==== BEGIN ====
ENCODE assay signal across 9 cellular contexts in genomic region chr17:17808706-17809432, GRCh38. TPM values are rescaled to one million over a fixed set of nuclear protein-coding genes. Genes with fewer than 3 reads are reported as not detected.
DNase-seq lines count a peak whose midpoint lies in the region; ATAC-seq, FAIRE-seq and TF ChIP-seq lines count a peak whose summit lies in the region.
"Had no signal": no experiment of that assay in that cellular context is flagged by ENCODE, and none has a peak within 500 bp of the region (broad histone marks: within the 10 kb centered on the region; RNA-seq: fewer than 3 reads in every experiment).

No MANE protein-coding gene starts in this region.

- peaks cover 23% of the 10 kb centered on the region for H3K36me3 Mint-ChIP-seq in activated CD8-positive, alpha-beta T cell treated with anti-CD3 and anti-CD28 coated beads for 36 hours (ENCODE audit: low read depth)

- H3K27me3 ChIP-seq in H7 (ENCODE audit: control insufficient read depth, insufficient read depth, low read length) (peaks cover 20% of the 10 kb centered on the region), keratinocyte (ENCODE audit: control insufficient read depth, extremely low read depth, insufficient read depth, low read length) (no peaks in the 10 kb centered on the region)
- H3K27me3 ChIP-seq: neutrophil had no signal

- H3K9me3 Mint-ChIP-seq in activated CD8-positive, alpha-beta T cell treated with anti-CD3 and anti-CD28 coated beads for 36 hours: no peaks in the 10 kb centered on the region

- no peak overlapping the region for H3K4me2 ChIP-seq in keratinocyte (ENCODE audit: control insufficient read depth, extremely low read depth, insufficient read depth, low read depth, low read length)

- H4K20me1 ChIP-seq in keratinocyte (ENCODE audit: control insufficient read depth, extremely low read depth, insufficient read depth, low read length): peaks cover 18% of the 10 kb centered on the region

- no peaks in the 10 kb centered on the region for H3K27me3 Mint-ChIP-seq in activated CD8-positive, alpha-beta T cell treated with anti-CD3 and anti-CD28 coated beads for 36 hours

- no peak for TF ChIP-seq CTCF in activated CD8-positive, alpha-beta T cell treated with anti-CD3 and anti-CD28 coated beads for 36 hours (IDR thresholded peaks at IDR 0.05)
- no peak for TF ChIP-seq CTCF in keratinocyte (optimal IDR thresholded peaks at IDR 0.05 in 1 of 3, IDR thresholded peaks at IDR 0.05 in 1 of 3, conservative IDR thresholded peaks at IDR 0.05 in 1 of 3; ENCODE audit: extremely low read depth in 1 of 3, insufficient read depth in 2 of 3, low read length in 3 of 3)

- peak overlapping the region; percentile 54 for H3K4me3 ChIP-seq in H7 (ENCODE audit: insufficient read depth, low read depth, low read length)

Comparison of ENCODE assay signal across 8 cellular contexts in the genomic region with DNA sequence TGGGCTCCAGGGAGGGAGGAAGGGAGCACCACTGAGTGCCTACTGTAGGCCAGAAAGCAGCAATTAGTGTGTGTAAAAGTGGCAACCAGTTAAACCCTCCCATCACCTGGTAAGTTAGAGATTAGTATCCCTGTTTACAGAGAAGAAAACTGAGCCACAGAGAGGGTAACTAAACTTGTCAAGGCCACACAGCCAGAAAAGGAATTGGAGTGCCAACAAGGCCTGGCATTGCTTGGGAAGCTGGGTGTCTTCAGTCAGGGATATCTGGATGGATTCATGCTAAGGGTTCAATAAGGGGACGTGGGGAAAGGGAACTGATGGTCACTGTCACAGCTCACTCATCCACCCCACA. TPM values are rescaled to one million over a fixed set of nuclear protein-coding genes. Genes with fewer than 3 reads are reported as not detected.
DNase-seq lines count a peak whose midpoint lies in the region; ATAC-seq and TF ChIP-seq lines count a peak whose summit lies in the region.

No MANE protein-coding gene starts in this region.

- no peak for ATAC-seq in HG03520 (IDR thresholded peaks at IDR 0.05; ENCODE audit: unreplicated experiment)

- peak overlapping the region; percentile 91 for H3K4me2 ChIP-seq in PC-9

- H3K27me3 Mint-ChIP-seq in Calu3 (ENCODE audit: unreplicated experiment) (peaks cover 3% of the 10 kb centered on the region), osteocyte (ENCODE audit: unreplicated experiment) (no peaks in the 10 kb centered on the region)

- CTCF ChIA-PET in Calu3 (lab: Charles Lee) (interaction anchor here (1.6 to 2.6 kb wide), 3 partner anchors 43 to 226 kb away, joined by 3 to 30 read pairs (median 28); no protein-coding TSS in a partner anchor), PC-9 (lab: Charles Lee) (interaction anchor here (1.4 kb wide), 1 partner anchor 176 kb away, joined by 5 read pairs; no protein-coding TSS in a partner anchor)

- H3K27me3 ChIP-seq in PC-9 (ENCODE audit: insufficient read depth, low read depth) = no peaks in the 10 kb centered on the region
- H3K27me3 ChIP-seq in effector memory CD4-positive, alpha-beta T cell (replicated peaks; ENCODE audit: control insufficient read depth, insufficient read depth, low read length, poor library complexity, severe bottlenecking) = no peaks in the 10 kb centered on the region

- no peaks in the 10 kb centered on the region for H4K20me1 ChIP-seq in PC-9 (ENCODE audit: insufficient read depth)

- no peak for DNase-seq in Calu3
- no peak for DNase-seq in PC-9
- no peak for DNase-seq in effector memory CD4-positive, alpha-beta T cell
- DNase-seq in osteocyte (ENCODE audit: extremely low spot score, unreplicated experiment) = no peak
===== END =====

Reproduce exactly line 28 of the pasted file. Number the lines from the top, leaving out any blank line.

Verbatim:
- DNase-seq in osteocyte (ENCODE audit: extremely low spot score, unreplicated experiment) = no peak